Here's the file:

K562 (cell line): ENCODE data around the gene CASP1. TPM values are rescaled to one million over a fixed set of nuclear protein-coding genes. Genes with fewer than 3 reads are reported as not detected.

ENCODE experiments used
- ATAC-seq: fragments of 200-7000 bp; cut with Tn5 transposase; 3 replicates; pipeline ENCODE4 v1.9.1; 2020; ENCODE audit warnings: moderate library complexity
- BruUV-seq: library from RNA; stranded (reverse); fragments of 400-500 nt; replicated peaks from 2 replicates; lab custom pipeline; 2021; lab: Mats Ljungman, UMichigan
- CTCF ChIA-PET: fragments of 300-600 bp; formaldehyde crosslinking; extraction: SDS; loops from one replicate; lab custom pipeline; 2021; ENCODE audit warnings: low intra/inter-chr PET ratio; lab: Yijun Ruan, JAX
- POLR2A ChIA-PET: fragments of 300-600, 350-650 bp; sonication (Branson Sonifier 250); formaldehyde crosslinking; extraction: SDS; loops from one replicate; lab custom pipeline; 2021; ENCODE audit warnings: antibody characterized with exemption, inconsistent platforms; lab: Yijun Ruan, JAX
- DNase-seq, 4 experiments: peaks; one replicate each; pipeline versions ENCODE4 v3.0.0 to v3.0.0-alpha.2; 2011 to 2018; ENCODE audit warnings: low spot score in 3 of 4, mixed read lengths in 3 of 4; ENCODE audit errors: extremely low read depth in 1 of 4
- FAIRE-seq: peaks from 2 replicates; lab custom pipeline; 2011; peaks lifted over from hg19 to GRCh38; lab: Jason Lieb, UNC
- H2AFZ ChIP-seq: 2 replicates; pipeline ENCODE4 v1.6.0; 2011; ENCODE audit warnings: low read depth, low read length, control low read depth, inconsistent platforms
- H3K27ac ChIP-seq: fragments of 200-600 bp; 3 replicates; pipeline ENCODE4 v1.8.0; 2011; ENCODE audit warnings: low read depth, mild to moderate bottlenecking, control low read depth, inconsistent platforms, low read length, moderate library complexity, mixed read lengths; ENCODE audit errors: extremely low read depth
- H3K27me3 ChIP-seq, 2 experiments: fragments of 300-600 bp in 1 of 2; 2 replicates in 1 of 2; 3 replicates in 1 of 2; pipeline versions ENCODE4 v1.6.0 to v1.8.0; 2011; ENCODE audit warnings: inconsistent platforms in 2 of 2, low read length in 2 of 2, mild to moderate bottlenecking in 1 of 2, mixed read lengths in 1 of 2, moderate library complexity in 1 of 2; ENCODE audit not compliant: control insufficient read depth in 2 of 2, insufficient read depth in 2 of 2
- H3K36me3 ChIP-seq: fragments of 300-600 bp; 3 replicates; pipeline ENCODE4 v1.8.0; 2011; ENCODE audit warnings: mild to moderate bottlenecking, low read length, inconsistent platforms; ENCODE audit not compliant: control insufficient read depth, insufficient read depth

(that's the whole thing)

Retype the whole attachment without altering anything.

K562 (cell line): ENCODE data around the gene CASP1. TPM values are rescaled to one million over a fixed set of nuclear protein-coding genes. Genes with fewer than 3 reads are reported as not detected.

ENCODE experiments used
- ATAC-seq: fragments of 200-7000 bp; cut with Tn5 transposase; 3 replicates; pipeline ENCODE4 v1.9.1; 2020; ENCODE audit warnings: moderate library complexity
- BruUV-seq: library from RNA; stranded (reverse); fragments of 400-500 nt; replicated peaks from 2 replicates; lab custom pipeline; 2021; lab: Mats Ljungman, UMichigan
- CTCF ChIA-PET: fragments of 300-600 bp; formaldehyde crosslinking; extraction: SDS; loops from one replicate; lab custom pipeline; 2021; ENCODE audit warnings: low intra/inter-chr PET ratio; lab: Yijun Ruan, JAX
- POLR2A ChIA-PET: fragments of 300-600, 350-650 bp; sonication (Branson Sonifier 250); formaldehyde crosslinking; extraction: SDS; loops from one replicate; lab custom pipeline; 2021; ENCODE audit warnings: antibody characterized with exemption, inconsistent platforms; lab: Yijun Ruan, JAX
- DNase-seq, 4 experiments: peaks; one replicate each; pipeline versions ENCODE4 v3.0.0 to v3.0.0-alpha.2; 2011 to 2018; ENCODE audit warnings: low spot score in 3 of 4, mixed read lengths in 3 of 4; ENCODE audit errors: extremely low read depth in 1 of 4
- FAIRE-seq: peaks from 2 replicates; lab custom pipeline; 2011; peaks lifted over from hg19 to GRCh38; lab: Jason Lieb, UNC
- H2AFZ ChIP-seq: 2 replicates; pipeline ENCODE4 v1.6.0; 2011; ENCODE audit warnings: low read depth, low read length, control low read depth, inconsistent platforms
- H3K27ac ChIP-seq: fragments of 200-600 bp; 3 replicates; pipeline ENCODE4 v1.8.0; 2011; ENCODE audit warnings: low read depth, mild to moderate bottlenecking, control low read depth, inconsistent platforms, low read length, moderate library complexity, mixed read lengths; ENCODE audit errors: extremely low read depth
- H3K27me3 ChIP-seq, 2 experiments: fragments of 300-600 bp in 1 of 2; 2 replicates in 1 of 2; 3 replicates in 1 of 2; pipeline versions ENCODE4 v1.6.0 to v1.8.0; 2011; ENCODE audit warnings: inconsistent platforms in 2 of 2, low read length in 2 of 2, mild to moderate bottlenecking in 1 of 2, mixed read lengths in 1 of 2, moderate library complexity in 1 of 2; ENCODE audit not compliant: control insufficient read depth in 2 of 2, insufficient read depth in 2 of 2
- H3K36me3 ChIP-seq: fragments of 300-600 bp; 3 replicates; pipeline ENCODE4 v1.8.0; 2011; ENCODE audit warnings: mild to moderate bottlenecking, low read length, inconsistent platforms; ENCODE audit not compliant: control insufficient read depth, insufficient read depth